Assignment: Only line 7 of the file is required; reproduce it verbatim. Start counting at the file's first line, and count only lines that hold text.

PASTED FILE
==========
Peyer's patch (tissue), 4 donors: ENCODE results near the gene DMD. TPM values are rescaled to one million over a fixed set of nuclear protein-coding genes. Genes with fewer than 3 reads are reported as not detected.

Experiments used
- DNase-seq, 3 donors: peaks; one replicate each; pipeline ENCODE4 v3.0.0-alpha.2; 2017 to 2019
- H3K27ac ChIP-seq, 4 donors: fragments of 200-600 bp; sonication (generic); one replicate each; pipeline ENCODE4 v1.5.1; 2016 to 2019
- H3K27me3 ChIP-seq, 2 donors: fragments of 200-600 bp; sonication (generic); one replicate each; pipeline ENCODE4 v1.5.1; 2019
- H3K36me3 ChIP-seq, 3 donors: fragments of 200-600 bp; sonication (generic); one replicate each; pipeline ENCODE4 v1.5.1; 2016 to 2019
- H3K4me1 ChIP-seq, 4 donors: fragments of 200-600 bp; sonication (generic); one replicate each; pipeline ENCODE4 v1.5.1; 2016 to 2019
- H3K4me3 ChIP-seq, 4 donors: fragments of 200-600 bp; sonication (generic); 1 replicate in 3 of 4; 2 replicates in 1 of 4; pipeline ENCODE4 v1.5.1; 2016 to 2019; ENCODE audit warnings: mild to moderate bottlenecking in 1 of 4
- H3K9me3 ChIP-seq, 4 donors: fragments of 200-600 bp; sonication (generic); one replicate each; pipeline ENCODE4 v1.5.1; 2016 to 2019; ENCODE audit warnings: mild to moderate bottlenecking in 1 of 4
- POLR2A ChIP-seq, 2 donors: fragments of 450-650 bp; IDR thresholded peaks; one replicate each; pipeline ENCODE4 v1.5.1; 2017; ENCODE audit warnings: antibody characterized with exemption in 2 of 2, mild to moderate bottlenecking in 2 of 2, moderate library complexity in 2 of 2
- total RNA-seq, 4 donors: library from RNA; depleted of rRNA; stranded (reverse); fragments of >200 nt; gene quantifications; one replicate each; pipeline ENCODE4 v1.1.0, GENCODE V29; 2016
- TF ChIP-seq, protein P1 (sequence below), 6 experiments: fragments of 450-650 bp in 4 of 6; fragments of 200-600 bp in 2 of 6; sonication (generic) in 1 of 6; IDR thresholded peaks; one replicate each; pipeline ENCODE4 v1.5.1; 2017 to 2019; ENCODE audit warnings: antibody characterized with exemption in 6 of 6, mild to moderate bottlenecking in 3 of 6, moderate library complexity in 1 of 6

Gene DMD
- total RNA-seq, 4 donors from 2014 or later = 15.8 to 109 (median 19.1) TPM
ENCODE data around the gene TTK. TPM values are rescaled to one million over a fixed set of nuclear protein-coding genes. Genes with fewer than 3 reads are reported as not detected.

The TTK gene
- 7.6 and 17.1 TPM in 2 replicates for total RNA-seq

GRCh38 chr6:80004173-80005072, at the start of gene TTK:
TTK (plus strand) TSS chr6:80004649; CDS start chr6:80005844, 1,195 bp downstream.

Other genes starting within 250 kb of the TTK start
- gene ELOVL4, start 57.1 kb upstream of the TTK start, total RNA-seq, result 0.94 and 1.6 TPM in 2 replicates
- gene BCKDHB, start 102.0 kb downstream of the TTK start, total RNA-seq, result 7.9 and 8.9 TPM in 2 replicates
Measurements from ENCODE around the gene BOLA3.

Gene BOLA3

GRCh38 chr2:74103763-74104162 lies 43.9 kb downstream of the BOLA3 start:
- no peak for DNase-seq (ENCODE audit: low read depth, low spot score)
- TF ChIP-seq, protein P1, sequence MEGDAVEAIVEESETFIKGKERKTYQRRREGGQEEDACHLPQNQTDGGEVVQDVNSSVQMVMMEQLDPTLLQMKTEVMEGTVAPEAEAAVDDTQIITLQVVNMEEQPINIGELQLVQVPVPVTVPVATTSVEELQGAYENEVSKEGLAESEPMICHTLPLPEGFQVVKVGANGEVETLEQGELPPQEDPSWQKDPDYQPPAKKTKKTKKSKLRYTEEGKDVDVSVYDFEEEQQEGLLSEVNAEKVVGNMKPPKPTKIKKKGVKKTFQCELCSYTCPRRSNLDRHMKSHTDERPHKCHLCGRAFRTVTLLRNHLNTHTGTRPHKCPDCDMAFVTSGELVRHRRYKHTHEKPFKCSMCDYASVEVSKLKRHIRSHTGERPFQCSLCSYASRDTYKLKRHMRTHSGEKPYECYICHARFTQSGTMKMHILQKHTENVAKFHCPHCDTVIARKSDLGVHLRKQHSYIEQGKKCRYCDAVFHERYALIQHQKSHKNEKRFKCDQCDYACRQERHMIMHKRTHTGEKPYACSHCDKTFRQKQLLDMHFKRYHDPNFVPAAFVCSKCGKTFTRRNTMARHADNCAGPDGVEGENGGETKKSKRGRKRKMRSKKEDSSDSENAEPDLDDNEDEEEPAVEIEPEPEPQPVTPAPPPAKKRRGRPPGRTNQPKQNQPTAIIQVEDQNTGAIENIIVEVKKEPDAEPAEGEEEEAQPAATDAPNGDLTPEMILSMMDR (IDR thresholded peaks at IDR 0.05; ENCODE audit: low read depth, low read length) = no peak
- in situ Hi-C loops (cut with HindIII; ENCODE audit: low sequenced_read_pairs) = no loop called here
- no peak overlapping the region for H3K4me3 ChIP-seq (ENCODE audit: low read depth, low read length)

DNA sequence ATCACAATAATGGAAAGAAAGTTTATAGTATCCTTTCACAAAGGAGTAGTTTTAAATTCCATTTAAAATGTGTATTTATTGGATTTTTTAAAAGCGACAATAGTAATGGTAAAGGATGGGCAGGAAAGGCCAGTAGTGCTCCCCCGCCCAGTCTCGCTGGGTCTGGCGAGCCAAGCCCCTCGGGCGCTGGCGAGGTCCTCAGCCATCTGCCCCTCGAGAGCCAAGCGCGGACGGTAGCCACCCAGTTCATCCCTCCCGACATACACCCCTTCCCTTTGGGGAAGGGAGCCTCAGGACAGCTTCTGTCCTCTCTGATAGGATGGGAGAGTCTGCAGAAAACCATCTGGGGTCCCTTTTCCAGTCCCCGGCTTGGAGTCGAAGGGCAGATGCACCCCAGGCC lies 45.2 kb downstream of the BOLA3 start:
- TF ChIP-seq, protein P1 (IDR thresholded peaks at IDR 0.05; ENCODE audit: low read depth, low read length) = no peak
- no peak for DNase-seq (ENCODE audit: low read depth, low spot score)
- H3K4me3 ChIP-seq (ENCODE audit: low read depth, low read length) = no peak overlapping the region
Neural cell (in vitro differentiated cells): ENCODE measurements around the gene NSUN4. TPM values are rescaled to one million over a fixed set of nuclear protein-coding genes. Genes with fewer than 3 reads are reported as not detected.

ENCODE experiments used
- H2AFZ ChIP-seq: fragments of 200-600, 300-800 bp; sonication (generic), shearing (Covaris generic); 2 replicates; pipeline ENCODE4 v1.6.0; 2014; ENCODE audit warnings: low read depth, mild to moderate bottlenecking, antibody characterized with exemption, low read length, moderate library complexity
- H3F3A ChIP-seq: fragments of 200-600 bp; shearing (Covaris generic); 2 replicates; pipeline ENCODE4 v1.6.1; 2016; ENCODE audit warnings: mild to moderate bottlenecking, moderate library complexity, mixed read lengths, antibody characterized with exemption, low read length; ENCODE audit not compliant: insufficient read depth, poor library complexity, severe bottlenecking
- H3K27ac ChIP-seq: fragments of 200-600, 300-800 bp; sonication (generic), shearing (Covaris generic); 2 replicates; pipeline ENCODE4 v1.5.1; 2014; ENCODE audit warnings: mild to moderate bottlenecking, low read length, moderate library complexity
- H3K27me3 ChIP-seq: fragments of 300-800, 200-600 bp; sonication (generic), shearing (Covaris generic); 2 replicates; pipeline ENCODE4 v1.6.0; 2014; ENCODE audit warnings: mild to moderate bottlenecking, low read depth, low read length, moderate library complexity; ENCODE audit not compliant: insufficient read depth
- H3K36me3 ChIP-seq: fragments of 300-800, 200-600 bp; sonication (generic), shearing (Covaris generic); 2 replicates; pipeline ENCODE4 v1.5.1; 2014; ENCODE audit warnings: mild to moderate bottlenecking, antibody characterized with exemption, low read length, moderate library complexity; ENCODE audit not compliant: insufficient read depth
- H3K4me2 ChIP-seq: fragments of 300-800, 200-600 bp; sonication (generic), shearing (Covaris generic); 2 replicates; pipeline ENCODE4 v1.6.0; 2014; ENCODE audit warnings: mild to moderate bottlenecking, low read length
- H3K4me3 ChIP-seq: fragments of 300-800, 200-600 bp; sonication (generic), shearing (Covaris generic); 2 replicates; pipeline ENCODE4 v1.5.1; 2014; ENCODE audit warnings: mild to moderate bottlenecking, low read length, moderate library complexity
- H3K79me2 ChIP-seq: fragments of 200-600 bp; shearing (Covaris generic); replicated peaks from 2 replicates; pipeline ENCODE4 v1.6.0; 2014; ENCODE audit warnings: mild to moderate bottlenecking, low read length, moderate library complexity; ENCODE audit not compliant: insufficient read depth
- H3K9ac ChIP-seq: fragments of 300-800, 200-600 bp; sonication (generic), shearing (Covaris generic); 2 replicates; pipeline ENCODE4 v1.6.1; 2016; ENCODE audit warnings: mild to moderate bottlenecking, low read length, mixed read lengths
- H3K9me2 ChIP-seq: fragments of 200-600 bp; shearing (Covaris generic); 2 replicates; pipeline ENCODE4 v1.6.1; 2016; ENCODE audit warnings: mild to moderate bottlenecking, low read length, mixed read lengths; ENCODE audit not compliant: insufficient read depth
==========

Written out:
- H3K4me1 ChIP-seq, 4 donors: fragments of 200-600 bp; sonication (generic); one replicate each; pipeline ENCODE4 v1.5.1; 2016 to 2019